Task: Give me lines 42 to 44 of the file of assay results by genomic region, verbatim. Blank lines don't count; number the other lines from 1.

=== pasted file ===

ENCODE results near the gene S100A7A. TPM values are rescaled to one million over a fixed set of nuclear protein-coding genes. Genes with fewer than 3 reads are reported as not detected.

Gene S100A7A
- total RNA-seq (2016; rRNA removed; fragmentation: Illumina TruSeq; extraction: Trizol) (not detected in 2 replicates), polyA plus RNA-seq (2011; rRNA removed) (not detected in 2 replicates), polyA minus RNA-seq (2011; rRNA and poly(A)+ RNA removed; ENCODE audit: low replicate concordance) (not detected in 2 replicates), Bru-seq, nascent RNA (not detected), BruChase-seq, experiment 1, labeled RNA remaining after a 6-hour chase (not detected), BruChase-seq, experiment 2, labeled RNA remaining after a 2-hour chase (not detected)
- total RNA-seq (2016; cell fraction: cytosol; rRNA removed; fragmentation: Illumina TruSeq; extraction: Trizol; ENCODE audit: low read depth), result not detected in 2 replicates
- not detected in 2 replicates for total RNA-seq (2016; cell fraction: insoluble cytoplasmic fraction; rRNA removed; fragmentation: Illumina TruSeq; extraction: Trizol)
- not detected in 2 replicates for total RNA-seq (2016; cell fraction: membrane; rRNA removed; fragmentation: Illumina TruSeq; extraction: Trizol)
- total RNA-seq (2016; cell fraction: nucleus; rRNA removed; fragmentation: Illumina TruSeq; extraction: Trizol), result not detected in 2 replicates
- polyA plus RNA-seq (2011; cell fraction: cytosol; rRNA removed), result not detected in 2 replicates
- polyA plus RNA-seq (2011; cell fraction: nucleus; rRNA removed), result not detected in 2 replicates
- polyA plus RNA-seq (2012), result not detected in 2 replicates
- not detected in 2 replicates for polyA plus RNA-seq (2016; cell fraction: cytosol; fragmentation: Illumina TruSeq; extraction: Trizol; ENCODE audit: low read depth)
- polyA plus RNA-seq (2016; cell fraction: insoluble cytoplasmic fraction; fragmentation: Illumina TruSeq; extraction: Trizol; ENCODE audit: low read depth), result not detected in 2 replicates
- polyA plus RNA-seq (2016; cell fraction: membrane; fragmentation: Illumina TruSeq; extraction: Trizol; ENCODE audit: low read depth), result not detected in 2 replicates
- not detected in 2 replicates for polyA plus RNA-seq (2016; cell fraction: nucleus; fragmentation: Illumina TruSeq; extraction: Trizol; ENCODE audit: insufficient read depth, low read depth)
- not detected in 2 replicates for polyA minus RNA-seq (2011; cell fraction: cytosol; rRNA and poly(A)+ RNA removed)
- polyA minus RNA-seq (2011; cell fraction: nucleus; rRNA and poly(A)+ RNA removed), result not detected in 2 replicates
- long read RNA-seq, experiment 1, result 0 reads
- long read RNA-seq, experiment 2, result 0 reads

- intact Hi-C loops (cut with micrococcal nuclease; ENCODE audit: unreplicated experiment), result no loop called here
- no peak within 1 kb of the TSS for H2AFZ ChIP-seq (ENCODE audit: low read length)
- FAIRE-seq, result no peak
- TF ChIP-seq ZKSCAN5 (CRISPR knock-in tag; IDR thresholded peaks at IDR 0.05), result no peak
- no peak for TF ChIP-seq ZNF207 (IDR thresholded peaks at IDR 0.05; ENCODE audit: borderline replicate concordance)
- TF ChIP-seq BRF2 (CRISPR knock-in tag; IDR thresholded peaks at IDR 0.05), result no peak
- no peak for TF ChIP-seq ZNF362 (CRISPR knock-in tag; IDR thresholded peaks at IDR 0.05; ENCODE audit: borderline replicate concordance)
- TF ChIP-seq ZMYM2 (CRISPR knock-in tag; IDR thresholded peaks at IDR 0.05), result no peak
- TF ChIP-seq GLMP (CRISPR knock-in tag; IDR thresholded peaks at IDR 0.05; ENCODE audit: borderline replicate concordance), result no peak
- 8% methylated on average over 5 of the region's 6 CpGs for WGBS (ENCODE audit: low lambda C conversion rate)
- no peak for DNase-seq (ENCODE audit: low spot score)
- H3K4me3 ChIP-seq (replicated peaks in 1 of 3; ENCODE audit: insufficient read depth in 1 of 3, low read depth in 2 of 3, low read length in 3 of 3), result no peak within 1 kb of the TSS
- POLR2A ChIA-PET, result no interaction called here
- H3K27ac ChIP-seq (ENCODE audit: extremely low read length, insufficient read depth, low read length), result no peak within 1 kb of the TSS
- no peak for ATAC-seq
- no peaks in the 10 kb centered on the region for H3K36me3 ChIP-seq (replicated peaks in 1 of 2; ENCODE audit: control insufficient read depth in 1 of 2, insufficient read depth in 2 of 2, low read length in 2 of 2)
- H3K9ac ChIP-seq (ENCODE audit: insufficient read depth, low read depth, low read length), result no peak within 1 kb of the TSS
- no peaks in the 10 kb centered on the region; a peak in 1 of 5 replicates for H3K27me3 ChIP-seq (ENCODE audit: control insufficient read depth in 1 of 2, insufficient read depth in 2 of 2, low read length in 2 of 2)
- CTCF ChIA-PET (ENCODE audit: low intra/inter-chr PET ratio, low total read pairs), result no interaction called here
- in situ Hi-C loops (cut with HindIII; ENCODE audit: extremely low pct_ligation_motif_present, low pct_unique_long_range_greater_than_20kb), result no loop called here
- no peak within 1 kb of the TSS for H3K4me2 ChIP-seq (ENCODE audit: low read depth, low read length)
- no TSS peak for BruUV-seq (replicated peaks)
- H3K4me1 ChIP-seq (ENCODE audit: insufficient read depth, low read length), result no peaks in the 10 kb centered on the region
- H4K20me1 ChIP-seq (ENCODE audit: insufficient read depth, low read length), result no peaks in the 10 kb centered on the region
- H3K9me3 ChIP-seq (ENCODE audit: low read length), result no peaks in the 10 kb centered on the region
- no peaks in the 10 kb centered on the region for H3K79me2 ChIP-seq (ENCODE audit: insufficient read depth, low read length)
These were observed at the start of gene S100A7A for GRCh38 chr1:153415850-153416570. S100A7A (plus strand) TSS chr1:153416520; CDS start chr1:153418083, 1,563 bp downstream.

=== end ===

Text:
- H4K20me1 ChIP-seq (ENCODE audit: insufficient read depth, low read length), result no peaks in the 10 kb centered on the region
- H3K9me3 ChIP-seq (ENCODE audit: low read length), result no peaks in the 10 kb centered on the region
- no peaks in the 10 kb centered on the region for H3K79me2 ChIP-seq (ENCODE audit: insufficient read depth, low read length)